I genuinely believe an ‘all-American’ F1 team would be a brilliant thing to see and bring a dynamic new angle to a sport that has a gaping hole in a vital market, but this is getting ridiculous now. I’m really not one for conspiracy theories, but why on earth have Prodrive or Lola, both well respected names in motorsport – though, granted, neither are American – not been allowed a slot over USF1 who seem to have been granted an entry simply on being based in north America and using a Cosworth engine, rather than having any actual credentials for achieving anything. Even Campos have managed to make a reasonable case around their funding issues.

    [Reply]


  110.   110. Posted By: Marcus Redivo
        Date: February 21st, 2010 @ 4:27 am 

    Wow, what a lot of vitriol against USF1. It’s as if the commenters have never run a racing team themselves; oh wait, they haven’t.

    In my club racing days, there was no requirement to enter every event of the season, even with our club being sanctioned by the same governing body. Mandatory appearance at an event should be strictly a commercial matter between the entrant and the ones paying the entrant to appear.

    As for Stefan GP, it is irrelevant how much money they have spent, or how ready they are; they should not race in Bahrain. There was a process for selecting entrants. Credible entrants such as Lola played by the rules, and were not selected. Just showing up with your kit without an entry is definitely not playing by the rules, and should not be rewarded. If not all 13 entrants make it to the grid, a new selection process should be started, even in mid-season.

    Aside: I’m not an American, but I would really like to see USF1 on the track this year and in the future, for all the good reasons mentioned by previous commenters. The Americans think they can win at anything, and win or lose, it’s fun to watch them try. :)

    [Reply]

    Martin Collyer Reply:

    Marcus, you’re right, most of us have never run a racing team. We never expected to be able to so we didn’t try. But we have had the privelege of looking on while Dennis, Williams, Chapman and others have run one. Windsor has also had that experience, Anderson too at Ligier and Onyx, so they should have known what they were getting into. The fact is they haven’t managed it whereas two, possibly three, other new teams have.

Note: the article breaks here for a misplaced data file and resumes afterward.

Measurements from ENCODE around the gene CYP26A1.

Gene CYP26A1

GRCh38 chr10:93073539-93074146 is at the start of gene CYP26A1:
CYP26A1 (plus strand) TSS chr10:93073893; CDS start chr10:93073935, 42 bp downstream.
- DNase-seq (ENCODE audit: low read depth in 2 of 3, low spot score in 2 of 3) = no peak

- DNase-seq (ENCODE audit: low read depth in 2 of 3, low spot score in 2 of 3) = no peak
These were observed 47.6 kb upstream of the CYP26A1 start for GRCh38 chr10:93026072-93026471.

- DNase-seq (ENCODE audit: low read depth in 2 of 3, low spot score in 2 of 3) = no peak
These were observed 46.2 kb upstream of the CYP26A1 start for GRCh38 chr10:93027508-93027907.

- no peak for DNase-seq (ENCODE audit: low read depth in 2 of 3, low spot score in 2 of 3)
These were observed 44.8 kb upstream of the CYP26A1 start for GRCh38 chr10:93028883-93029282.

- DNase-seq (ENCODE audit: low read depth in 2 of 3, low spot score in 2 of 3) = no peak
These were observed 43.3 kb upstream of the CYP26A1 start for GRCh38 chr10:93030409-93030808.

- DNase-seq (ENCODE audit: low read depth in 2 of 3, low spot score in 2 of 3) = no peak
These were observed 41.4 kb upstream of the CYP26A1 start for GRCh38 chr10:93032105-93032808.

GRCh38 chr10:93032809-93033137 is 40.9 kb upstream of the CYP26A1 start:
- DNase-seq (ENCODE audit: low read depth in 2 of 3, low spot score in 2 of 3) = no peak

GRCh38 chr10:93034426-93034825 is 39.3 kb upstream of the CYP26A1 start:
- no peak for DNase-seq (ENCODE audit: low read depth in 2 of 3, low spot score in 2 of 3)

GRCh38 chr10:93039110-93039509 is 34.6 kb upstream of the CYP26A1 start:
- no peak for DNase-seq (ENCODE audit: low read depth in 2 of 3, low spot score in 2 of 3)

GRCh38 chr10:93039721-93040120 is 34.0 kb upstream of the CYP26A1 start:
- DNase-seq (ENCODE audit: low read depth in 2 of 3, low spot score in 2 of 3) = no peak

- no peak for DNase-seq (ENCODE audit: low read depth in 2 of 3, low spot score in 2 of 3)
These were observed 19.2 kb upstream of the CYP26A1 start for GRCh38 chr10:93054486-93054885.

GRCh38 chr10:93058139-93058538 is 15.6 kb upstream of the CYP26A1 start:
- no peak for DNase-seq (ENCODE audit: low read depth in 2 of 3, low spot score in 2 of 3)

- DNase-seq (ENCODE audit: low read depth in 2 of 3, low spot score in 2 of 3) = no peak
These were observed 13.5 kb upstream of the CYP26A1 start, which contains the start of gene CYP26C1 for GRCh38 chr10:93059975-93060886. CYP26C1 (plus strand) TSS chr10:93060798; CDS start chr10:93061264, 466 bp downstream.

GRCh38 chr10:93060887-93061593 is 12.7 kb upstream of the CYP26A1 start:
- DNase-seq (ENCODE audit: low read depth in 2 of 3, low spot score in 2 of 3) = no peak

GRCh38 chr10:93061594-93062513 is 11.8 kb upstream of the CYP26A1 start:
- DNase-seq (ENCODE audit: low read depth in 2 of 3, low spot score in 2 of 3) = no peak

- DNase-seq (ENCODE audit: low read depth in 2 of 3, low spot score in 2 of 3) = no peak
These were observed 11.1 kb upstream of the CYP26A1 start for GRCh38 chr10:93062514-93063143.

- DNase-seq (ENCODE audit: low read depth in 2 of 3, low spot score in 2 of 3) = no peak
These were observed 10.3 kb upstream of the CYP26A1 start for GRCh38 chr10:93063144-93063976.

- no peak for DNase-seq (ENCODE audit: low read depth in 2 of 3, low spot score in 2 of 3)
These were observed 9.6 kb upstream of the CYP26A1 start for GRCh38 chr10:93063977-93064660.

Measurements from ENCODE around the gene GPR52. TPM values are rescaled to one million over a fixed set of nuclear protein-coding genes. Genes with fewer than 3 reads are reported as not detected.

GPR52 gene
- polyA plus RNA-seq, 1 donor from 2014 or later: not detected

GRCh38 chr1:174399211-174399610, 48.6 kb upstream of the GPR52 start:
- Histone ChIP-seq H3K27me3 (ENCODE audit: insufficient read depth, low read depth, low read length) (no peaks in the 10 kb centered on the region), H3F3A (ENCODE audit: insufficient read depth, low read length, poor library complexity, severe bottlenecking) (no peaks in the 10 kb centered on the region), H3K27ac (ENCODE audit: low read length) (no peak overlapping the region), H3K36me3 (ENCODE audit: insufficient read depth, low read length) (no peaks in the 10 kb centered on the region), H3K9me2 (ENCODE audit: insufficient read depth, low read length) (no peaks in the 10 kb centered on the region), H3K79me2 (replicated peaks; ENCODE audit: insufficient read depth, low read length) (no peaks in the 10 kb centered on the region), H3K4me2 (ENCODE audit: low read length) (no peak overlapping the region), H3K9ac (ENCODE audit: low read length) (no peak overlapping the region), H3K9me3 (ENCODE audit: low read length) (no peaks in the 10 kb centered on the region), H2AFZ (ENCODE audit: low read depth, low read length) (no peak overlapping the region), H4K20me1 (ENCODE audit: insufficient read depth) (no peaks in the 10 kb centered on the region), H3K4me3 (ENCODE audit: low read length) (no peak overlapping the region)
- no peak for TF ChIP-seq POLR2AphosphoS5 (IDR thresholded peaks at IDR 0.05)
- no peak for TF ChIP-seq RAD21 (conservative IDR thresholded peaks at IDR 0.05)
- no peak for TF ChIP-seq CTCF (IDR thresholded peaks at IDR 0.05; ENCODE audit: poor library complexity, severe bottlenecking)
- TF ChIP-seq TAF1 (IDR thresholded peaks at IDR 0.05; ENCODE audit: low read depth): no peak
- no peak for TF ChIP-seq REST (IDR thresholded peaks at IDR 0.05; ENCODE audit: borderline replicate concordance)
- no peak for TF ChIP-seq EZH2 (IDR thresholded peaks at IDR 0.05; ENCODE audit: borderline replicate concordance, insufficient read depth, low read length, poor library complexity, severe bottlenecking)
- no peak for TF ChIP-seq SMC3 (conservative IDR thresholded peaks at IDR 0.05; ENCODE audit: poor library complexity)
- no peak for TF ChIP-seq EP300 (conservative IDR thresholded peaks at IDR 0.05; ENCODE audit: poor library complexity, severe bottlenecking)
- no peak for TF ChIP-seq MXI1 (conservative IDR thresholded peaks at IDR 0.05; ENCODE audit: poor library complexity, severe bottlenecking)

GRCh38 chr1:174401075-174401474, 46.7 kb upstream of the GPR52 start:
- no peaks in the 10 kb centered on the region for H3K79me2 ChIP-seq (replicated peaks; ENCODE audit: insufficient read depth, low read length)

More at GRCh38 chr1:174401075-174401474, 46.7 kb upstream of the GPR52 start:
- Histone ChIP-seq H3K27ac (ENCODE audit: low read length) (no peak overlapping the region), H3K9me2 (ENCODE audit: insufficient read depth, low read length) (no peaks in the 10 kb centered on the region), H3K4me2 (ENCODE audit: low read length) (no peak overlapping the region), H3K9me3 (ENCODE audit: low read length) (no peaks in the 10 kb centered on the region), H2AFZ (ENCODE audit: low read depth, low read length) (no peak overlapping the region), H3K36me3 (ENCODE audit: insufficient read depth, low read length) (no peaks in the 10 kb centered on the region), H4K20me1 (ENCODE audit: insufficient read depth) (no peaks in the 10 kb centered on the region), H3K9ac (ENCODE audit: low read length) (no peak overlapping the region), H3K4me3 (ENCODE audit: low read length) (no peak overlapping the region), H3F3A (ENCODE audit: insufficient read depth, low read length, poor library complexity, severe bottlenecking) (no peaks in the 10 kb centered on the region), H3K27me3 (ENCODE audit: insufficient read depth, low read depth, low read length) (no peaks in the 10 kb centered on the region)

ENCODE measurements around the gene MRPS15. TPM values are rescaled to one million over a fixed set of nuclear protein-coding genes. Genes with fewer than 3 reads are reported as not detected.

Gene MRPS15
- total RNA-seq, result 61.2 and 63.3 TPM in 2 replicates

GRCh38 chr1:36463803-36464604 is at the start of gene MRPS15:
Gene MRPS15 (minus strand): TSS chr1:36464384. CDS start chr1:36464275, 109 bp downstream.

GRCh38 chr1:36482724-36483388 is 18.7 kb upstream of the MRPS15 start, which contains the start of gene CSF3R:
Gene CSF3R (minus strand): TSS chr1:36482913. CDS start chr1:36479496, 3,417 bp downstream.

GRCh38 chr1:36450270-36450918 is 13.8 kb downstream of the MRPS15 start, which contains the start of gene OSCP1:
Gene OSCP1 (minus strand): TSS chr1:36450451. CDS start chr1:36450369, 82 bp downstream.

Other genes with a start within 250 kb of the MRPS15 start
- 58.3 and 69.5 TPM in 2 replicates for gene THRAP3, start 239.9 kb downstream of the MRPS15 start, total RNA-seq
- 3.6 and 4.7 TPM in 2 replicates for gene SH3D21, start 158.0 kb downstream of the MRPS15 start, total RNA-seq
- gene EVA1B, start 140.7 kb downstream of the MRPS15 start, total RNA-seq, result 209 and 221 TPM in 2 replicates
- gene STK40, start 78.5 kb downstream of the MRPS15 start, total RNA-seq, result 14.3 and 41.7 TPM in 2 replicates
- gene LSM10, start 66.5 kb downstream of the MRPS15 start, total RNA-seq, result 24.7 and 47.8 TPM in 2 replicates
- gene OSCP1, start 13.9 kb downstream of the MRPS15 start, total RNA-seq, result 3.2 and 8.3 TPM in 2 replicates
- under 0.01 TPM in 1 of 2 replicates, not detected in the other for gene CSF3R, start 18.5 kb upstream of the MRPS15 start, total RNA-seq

You may not have been required to enter every event in your club racing career, but you weren’t covered by the Concorde Agreement or the FIA’s Formula One regulations.

    [Reply]


  111.   111. Posted By: Nick
        Date: February 21st, 2010 @ 5:49 am 

    To solve the imemediate issue, StefanGP, USF1 Prodrive should be given the opportunity to qualify to race, points money based on number of races, raced in.

    In the longer term FIA / FOTA need to address the ability of the teams to race for the long term.

    [Reply]


  112.   112. Posted By: Kevin M
        Date: February 21st, 2010 @ 6:03 am 

    Great post here. The situation is getting very interesting with USF1 and Stefan GP.

    Doesn’t this whole episode say a lot about the new teams use of PR to promote themselves though?

    Virgin have come in as a bold and brash team with the use of CFD and no wind tunnels. No one expects the world from them, but they’ve made it to testing and will be in Bahrain.

    Lotus have immediately come in to F1 saying they want to challenge the established teams. They quickly established the best driver line up of the new teams and made it to testing.

    Campos have been dogged by rumours they have no money. They signed Bruno Senna in hopes that he would raise their stocks but the team has already been transferred over to a new majority share holder.

    USF1 seemed early on like they were in good shape. On Australian TV at least, Peter Windsor would always give quick updates to say how the team was progressing. Perhaps they might have been better served continuing to feed information snippets to the public. The team really seemed to go deadly silent and everyone just knew they were in trouble when that happened.

    Stefan GP don’t have an entry, but they were smart enough to buy the 2010 Toyota. They are continually feeding information about their progress leading up to Bahrain and even sent some containers there so they would be ready to go for the race weekend.

    Stefan GP are saying they’re ready to race and USF1 are saying they’re not. Clearly, based on your poll in this post, the public wants a team that can race.

    I can only imagine that if USF1 were granted permission to miss the first 4 races that they would be behind the 8 ball in terms of development for the next couple of seasons. I’m not really sure that would do a lot for the US market to see their team lagging behind.

    [Reply]


  113.   113. Posted By: JohnBt
        Date: February 21st, 2010 @ 6:11 am 

    Bluntly put it this way, PRODRIVE & LOLA should have been in the 2010 season. They’ve got so much credentials and will surely be competitive. Too much politics and corruption kills genuine contenders. Who’s to blame? We all know that answer don’t we. It’s like a NATO thingy. No Action Talk Only.

    [Reply]


  114.   114. Posted By: Alex
        Date: February 21st, 2010 @ 7:01 am 

    No, get Stefan GP instead.